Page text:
“When the lives of three young people are taken away so abruptly, and in the fullness of their youth and potential, we are left speechless and the grief is overwhelming.”
Families across the island of Ireland - including those who live and work along the border and those who make their living from farming, business and haulage - have expressed anxiety about the future to Archbishop Eamon Martin.
Pope calls upon those present at vital safeguarding conference to “hear the cry of the little ones who plead for justice” and to be concrete.
In a message issued ahead of the Vatican’s abuse summit this week, Archbishop Eamon Martin tells survivors, “I am truly sorry for what was done to you.”
"I am hoping we in Ireland can share the terrible things that have happened here, so that other countries in the world that have not yet recognised or noticed among them that abuse is happening may be alerted."
“The example of Ireland is a very good one if the Church would look at it more closely and extrapolate from it out to the wider Church and then from that into society, in areas where there are not good practices” – anti-abuse campaigner Marie Collins.
Lighting the candles of atonement will bring to mind those who have been left “with lifelong suffering as a result of abuse, whose trust was so deeply betrayed and whose faith has been so cruelly tested within the sanctity of the Church”.
“Imagine if everyone could find their unique ‘call within a call’; say their personal ‘Here I am, Lord’ and become part of the new evangelisation in Ireland!”
"I am Larry Duffy – a human being; I enjoy people; I love the Church and I try to follow Christ – poorly at times. I am a sinner like the rest – that is the package.”
“I would ask this question: we are only seven or eight weeks from the proposed date of exit. I wonder are we really thinking enough about the impact on people on the ground?”
“Catholics and people who hold that all human life is sacred from the first moment of conception have no obligation whatsoever to obey this law.”
Archbishop Eamon Martin warns “There can be no going back to the days of violence and death on our streets” as he appeals to politicians to “reject divisive language and actions” during 2019.
“Bishop Leo has worked untiringly with many others to bring the various stakeholders within the Catholic educational sector into dialogue, and promoted increased co-operation and collaboration.”
“In the early New Year I will plan for further meetings to enable meaningful and constructive engagement with survivors and others in advance of the Rome convention,” says Archbishop Eamon Martin.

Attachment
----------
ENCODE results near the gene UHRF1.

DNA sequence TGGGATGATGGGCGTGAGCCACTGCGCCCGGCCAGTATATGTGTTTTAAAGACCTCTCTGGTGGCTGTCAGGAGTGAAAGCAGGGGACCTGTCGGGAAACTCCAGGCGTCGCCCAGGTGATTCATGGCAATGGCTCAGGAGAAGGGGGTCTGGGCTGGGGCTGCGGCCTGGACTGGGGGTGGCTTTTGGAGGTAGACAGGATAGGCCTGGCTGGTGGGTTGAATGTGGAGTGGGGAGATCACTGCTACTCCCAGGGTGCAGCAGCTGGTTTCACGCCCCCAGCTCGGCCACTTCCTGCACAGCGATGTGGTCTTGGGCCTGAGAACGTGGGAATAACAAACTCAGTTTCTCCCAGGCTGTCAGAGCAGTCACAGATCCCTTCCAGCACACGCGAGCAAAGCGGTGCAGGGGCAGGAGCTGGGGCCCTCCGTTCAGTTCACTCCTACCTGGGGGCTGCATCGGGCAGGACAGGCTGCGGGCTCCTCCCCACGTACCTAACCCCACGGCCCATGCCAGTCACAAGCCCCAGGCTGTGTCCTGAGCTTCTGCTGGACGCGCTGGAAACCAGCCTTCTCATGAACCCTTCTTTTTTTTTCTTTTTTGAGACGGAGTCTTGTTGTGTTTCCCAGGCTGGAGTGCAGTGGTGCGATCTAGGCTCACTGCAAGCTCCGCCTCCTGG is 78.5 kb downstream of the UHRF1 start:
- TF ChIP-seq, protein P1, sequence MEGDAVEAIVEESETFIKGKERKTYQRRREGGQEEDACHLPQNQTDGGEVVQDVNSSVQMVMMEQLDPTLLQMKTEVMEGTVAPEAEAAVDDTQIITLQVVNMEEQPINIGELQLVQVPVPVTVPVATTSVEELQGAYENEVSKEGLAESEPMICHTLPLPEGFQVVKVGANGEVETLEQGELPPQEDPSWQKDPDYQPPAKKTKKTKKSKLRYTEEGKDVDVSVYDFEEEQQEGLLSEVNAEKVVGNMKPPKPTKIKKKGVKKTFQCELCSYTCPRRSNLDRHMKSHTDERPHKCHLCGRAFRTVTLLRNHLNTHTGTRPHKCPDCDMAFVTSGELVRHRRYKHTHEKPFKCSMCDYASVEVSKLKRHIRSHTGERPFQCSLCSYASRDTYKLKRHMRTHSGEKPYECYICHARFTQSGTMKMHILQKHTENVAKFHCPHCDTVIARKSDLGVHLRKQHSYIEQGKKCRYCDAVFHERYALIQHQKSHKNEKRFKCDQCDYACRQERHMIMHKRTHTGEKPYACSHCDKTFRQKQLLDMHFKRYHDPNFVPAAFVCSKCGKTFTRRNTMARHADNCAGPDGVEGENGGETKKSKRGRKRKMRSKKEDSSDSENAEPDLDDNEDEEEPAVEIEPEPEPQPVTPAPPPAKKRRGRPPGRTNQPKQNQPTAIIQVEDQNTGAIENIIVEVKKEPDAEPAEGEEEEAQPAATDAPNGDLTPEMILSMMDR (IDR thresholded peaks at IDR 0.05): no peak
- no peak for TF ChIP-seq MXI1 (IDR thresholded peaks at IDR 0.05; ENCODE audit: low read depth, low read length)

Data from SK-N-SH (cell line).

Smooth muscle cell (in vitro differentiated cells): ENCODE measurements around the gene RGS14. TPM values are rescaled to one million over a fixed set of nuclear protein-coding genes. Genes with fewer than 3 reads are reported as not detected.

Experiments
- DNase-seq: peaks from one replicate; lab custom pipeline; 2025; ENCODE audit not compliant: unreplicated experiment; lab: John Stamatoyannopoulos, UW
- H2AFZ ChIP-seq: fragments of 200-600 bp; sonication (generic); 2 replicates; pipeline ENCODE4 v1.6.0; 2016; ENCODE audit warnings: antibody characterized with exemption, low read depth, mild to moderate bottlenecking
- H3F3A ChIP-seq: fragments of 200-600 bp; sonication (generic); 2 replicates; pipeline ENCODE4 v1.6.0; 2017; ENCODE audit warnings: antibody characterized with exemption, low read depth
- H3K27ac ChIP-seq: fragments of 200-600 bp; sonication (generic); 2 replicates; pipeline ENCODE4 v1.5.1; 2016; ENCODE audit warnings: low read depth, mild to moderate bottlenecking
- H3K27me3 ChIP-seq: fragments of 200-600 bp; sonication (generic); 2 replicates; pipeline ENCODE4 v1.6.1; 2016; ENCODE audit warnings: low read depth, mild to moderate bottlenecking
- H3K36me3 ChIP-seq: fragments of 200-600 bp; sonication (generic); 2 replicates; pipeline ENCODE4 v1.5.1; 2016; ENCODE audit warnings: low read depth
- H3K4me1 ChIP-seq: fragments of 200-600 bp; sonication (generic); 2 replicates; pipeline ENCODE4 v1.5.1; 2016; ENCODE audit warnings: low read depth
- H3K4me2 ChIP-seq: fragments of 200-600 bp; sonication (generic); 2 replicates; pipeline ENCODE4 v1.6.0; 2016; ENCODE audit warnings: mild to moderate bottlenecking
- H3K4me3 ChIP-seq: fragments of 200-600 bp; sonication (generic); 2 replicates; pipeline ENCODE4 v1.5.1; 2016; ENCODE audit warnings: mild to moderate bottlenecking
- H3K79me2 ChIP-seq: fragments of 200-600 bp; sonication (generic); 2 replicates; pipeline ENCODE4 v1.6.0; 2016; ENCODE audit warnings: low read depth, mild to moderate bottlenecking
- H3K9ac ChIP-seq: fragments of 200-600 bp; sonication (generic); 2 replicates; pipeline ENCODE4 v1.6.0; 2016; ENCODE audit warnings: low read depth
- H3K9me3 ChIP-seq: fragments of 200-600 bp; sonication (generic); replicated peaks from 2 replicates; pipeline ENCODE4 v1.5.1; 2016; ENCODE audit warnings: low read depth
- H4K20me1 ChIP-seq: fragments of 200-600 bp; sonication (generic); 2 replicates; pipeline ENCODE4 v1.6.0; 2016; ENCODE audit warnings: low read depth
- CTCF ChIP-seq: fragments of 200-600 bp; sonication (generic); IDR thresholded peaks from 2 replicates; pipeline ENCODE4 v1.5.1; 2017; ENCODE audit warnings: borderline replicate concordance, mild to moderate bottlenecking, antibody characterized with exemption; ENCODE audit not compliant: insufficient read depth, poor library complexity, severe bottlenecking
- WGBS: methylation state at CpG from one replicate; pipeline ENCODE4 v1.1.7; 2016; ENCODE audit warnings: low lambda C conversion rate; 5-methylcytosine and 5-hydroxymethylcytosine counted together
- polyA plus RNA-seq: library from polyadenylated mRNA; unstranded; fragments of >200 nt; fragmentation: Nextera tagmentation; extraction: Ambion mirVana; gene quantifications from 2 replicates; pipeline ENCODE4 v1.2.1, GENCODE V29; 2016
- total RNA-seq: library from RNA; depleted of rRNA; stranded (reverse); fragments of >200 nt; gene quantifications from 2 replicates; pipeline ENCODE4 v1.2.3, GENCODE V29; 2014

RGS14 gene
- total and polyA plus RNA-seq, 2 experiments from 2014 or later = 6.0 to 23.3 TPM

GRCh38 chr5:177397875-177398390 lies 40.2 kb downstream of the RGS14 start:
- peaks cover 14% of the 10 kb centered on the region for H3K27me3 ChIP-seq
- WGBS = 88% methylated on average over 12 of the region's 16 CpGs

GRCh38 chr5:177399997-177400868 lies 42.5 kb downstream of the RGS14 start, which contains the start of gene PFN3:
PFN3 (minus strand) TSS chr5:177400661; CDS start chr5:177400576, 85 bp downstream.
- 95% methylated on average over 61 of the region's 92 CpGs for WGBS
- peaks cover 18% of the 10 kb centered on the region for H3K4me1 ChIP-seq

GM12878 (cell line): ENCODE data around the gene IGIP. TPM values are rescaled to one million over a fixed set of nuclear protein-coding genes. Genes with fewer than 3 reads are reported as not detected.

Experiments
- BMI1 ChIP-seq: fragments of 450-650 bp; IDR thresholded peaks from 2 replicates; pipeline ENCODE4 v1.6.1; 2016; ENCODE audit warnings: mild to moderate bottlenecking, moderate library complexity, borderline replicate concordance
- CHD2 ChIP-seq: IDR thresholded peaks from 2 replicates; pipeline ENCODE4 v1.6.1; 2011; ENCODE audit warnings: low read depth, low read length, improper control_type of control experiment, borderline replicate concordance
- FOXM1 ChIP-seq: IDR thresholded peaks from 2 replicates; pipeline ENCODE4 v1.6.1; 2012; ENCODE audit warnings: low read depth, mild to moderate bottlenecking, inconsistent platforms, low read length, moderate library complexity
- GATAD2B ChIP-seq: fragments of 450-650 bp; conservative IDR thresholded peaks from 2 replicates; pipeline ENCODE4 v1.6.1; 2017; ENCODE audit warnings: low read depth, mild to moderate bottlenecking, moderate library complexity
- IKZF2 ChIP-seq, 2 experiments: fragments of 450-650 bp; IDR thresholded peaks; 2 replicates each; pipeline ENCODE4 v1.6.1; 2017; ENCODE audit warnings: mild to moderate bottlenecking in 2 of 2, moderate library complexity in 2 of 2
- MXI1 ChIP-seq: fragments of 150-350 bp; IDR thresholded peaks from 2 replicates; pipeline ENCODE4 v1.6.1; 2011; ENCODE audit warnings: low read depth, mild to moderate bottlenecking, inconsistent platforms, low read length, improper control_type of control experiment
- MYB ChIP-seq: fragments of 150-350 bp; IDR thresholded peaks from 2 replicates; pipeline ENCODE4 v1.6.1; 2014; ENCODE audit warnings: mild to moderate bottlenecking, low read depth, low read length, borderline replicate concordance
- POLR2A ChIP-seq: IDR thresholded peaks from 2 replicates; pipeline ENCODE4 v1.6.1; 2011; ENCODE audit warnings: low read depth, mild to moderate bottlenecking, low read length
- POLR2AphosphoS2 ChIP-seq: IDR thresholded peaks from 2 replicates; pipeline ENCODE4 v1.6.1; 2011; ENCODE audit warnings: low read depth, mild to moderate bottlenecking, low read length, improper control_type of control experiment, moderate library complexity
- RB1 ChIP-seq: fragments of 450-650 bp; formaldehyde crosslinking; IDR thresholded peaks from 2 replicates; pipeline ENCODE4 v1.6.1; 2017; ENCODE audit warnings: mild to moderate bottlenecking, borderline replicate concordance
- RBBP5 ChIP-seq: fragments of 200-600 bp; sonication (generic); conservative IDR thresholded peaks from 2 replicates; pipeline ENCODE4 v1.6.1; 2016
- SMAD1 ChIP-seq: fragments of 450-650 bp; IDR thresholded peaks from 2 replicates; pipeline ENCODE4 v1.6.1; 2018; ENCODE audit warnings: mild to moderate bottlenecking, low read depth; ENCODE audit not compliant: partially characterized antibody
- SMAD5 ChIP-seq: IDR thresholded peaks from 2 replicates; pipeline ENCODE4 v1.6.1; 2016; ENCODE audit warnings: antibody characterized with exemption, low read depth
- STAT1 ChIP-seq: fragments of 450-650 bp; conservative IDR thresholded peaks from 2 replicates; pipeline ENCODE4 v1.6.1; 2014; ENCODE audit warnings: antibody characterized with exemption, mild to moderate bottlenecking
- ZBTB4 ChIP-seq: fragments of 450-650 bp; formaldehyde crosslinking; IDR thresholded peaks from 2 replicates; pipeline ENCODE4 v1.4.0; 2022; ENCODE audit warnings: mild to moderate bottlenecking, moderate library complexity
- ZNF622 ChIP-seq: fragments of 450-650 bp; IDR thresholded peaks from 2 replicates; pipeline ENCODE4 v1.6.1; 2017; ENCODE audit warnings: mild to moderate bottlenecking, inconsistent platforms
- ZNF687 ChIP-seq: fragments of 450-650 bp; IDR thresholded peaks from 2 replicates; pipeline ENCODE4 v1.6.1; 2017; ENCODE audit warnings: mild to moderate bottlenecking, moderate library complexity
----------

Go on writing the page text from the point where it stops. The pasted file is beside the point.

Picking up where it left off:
In his traditional Christmas day Urbi et Orbi message, the Pontiff prayed that Syrians might “find fraternity after long years of war” and that Yemen’s recent truce would bring relief to its people and children “exhausted by war and famine”.
“Let it be clear that before these abominations the Church will spare no effort to do all that is necessary to bring to justice whosoever has committed such crimes.”
“Think for a moment of what it would be like this Christmas to be without a home. To be without a place of shelter. To be out in the cold. To be on your own, living on the streets.”
On a visit to region devastated by war, Archbishop Eamon Martin appeals to Christians to support Trócaire Christmas appeal which “eases people’s suffering and allows them to dream of brighter days ahead”.
Weigh your words carefully to respect the integrity of those who conscientiously differ from you, and speak with grace, warn church leaders in joint statement on Brexit.
An opportunity to “reflect on the visit of Pope Francis to Ireland last August when he invited us to welcome Christ in the bits and pieces, the ordinary moments of everyday life” – Archbishop Eamon Martin.
“How can I bring more of these talented, articulate, faith-filled young people into the daily life and decision-making roles of the Church?”
“I felt our World Meeting of Families had been hijacked in a way by this particular letter,” Archbishop Eamon Martin says of controversial 25 August missive calling on Pope Francis to resign.
Two groups representing nearly a million members of male and female religious orders plan to present Pope Francis with a proposal concerning women’s role at future synods.